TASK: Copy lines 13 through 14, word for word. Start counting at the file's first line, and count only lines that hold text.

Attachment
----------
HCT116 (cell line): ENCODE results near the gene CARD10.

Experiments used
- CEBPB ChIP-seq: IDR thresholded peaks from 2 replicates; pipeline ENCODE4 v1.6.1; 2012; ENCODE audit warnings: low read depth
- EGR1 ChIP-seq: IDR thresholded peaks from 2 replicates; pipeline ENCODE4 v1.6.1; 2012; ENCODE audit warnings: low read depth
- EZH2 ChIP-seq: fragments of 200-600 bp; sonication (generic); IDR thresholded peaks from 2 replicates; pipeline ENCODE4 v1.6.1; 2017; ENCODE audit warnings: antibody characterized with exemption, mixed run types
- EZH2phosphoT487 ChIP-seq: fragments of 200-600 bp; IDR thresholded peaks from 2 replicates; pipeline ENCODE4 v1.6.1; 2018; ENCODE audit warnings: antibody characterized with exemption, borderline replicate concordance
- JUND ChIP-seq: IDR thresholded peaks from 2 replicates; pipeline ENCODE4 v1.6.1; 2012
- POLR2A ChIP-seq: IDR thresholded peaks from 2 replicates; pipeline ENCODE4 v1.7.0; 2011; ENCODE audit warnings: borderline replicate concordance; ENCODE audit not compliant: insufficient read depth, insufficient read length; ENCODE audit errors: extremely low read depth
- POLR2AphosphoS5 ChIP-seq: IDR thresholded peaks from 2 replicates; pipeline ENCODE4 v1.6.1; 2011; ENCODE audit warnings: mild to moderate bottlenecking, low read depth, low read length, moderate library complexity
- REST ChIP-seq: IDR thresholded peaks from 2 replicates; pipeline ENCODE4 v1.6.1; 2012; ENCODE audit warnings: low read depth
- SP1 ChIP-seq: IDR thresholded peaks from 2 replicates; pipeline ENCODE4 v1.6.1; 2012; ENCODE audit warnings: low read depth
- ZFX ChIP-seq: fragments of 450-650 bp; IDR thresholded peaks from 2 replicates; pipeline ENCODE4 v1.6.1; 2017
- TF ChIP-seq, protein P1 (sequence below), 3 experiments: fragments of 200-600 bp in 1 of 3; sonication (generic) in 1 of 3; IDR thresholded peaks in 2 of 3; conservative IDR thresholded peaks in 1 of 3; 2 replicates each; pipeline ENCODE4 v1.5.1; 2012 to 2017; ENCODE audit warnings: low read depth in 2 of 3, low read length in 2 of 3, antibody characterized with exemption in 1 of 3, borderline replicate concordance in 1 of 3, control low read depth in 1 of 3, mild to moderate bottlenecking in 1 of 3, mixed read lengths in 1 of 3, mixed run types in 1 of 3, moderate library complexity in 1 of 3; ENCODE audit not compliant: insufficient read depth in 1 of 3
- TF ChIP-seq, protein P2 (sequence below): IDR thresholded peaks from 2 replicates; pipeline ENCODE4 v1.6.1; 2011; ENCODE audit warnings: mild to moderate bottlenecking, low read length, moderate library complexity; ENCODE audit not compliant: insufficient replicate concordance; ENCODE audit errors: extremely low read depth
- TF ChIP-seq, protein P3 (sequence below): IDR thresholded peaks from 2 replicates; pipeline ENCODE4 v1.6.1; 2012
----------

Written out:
- TF ChIP-seq, protein P1 (sequence below), 3 experiments: fragments of 200-600 bp in 1 of 3; sonication (generic) in 1 of 3; IDR thresholded peaks in 2 of 3; conservative IDR thresholded peaks in 1 of 3; 2 replicates each; pipeline ENCODE4 v1.5.1; 2012 to 2017; ENCODE audit warnings: low read depth in 2 of 3, low read length in 2 of 3, antibody characterized with exemption in 1 of 3, borderline replicate concordance in 1 of 3, control low read depth in 1 of 3, mild to moderate bottlenecking in 1 of 3, mixed read lengths in 1 of 3, mixed run types in 1 of 3, moderate library complexity in 1 of 3; ENCODE audit not compliant: insufficient read depth in 1 of 3
- TF ChIP-seq, protein P2 (sequence below): IDR thresholded peaks from 2 replicates; pipeline ENCODE4 v1.6.1; 2011; ENCODE audit warnings: mild to moderate bottlenecking, low read length, moderate library complexity; ENCODE audit not compliant: insufficient replicate concordance; ENCODE audit errors: extremely low read depth